staying true to their well-established roots. Logos and brands get their value from the products and/or services that they represent, not vice versa.
I believe every company can benefit from brand development before the brand identity is created. Brand development is a group of processes that define the personality or values of a company. Brand identity or visual identity is the process of taking the discovered brand to a tangible, tactile form. At Stan Can Design, we have developed a very straightforward process for defining a business’ mission and vision (the starting place of your brand), and the words and images that express your brand.
Like us on Facebook and you can download our Mission and Vision Worksheet free of charge. You can take the results to any designer or ad agency and it will take a lot of the subjectivity out of the creative, strategic process and add clarity to your brand.
Stan Byers is president of AIGA
Reno/Tahoe and owner of Stan Can Design™.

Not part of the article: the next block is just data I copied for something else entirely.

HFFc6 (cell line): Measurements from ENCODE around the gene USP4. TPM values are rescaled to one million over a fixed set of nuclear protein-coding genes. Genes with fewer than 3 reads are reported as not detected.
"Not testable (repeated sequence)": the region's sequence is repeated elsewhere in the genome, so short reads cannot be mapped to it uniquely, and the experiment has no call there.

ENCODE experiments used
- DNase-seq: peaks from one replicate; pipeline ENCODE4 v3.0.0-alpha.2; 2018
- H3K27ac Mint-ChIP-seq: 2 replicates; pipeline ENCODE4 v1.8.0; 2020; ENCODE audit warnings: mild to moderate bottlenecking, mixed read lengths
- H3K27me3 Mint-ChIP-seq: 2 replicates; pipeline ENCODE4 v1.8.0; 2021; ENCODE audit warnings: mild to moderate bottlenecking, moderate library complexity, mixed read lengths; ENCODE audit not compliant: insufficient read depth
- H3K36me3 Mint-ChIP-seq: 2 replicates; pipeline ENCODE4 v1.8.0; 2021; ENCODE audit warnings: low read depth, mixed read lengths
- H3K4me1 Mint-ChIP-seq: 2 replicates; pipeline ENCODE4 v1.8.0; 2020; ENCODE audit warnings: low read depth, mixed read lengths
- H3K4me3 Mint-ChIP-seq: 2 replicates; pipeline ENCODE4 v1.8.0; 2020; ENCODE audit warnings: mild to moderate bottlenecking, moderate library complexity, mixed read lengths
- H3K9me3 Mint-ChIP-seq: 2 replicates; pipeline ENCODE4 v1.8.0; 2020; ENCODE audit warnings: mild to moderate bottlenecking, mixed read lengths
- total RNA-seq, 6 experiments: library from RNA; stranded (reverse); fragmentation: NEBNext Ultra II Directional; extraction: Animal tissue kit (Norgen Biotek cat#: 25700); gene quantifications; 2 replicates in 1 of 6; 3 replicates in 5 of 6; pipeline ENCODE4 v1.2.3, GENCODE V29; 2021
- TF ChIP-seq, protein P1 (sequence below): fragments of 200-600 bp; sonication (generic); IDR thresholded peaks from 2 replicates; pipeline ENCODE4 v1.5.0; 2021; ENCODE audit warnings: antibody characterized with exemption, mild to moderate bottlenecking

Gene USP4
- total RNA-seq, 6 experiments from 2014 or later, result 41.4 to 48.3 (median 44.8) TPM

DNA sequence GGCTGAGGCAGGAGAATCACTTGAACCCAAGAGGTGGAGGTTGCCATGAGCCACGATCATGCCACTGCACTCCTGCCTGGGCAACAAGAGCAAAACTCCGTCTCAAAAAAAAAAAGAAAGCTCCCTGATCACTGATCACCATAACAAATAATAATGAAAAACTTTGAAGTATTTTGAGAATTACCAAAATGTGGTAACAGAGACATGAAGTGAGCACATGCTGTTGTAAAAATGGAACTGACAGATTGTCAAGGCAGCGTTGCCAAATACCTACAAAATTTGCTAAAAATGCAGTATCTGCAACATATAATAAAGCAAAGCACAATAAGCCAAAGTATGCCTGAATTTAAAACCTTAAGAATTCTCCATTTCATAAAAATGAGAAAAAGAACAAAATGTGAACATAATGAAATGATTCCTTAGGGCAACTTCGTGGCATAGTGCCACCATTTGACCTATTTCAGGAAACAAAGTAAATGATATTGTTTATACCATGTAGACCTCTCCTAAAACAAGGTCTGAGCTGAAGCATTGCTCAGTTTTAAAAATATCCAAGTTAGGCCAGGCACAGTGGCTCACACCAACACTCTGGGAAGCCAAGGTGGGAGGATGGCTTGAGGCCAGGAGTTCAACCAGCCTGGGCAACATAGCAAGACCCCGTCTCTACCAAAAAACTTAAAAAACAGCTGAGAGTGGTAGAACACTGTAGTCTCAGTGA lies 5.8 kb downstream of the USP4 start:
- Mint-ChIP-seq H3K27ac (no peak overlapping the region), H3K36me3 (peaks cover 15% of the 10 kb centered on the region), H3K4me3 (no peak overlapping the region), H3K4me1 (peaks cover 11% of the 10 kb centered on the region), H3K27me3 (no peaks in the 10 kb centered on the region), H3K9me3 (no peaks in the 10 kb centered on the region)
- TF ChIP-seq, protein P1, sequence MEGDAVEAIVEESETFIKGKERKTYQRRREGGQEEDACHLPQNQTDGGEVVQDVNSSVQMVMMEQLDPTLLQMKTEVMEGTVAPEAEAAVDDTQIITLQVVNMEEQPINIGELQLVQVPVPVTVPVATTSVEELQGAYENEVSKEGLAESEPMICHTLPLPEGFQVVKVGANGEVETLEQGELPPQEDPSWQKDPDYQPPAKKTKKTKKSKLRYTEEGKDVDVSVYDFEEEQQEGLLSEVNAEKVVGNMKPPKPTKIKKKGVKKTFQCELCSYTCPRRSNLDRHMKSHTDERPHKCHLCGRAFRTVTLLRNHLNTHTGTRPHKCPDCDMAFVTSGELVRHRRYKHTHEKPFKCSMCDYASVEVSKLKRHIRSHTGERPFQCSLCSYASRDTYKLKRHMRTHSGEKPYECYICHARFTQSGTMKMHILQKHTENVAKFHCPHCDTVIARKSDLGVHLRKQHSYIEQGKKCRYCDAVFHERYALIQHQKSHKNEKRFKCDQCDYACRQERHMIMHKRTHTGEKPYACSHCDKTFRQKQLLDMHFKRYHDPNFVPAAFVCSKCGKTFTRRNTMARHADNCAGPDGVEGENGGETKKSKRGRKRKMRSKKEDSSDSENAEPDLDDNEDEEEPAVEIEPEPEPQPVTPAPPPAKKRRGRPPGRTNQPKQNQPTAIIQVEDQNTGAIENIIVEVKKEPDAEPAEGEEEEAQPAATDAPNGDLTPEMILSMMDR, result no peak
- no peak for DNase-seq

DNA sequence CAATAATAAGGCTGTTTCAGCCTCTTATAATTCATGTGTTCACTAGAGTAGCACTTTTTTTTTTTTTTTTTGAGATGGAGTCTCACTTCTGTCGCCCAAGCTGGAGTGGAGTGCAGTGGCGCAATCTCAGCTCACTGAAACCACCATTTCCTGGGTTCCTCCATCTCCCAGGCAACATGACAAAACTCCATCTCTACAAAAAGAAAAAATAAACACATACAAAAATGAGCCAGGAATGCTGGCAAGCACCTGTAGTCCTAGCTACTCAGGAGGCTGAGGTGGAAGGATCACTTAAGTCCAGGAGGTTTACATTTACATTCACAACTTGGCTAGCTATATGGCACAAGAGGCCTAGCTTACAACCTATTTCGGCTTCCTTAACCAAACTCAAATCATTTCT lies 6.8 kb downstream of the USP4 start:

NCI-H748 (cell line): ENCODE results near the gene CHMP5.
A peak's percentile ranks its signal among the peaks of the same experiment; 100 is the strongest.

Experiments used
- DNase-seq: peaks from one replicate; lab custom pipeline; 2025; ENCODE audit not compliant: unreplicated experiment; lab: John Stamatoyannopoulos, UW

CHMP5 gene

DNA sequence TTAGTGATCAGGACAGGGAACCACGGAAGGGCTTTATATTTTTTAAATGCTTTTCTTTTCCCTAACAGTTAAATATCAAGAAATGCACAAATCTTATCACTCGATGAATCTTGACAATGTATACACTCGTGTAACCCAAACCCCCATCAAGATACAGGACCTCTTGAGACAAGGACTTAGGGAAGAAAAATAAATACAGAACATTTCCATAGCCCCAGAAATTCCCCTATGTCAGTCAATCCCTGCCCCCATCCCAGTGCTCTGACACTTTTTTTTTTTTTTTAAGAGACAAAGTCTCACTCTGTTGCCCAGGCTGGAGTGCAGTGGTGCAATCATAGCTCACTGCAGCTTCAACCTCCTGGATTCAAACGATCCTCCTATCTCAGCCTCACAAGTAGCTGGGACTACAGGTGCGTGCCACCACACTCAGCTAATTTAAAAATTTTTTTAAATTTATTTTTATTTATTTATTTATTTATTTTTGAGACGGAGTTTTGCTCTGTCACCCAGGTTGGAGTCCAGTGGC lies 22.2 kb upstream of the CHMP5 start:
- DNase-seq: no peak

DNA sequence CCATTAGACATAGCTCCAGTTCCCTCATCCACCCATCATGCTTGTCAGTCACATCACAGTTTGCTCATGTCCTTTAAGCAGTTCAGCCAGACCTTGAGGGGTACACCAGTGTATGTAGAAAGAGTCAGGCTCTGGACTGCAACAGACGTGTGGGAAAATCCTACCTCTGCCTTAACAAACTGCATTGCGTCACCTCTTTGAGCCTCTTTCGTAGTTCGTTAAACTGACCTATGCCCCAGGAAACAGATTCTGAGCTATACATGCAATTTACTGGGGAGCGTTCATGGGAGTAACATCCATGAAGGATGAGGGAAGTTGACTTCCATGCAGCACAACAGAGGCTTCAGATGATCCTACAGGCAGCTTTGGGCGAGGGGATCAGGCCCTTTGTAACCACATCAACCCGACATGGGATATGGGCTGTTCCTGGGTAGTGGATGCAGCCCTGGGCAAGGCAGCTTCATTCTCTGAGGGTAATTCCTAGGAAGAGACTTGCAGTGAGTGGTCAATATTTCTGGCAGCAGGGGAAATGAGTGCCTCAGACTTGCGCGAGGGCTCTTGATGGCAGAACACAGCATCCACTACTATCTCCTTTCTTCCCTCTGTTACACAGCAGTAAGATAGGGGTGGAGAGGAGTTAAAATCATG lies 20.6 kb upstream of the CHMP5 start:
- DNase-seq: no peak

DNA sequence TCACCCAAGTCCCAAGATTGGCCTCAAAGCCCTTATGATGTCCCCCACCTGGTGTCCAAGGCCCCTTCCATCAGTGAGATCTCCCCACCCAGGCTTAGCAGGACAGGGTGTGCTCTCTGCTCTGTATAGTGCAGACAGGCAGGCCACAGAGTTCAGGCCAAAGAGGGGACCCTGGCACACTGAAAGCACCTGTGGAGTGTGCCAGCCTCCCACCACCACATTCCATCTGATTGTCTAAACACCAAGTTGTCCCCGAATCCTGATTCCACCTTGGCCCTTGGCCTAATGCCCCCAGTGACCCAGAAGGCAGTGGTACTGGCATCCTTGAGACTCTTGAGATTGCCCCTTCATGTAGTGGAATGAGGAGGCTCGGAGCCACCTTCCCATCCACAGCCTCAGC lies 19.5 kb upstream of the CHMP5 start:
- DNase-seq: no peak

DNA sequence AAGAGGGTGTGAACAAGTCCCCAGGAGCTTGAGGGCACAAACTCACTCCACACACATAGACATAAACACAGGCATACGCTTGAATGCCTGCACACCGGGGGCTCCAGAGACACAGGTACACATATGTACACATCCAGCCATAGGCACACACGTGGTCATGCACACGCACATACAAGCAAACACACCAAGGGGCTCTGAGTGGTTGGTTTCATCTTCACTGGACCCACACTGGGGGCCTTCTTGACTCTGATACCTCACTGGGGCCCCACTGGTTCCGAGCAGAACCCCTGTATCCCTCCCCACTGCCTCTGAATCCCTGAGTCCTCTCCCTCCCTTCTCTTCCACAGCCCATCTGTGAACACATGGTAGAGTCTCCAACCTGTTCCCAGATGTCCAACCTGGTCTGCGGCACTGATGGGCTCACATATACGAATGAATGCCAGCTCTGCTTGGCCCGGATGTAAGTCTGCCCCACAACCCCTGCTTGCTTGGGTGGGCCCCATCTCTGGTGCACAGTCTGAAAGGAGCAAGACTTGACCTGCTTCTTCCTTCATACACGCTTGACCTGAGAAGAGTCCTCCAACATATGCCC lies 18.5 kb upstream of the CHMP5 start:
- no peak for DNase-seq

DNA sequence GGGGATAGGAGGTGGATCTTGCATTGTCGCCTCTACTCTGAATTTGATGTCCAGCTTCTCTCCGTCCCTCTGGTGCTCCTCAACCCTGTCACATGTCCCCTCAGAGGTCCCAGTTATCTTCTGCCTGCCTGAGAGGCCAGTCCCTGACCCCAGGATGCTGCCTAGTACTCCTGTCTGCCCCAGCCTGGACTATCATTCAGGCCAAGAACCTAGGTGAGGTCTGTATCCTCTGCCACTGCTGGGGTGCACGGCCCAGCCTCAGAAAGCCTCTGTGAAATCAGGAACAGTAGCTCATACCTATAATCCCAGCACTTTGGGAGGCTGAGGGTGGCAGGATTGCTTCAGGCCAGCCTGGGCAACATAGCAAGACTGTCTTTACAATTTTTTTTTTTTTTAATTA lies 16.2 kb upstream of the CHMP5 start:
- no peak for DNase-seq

Contact him at 775-813-7602 or through stancandesign.com.
For 2012′s holiday season, Stan Can Design decided to give holiday ornaments to our clients, friends, colleague and neighbors. The problem was to find a solution for getting them in hand in an awesome way. After seeing samples of new technologies, we decided on a box. Find it, build it, brand it, print it, done.
We designed the little black box specifically to be printed by Panda Printing Company’s HP Indigo Digital Press, the only one in town. It’s special because it’s the only printer that prints HP ElectroInk White, the only “true white ink.” These printers can only hold 12×18″ paper, our box template was built edge to edge, so a traditional die cut wouldn’t work.
Tracy Byers, Stan’s wife, is a avid scrap booker and suggested we have “the scrapbook lady” die cut the boxes on her state-of-art Silhouette machine. The Silhouette is a scrapper’s (and Graphic Designer’s) dream come true, as it is a simple, scissorless way to cut shapes and letters of materials including vinyl, card stock, fabric and heat transfer material up to 12″ wide and any length. We worked very closely with Scrapbook Paradise owner Laura Evasovic, to design a box template that would work for our project, her machine and the printer.
“Even though we used new technologies, this was not a simple click of a button and it’s done. It was the result of our experience and design processes,” said Stan Byers. “We placed restrictions on ourselves and designed within those parameters and didn’t give up!”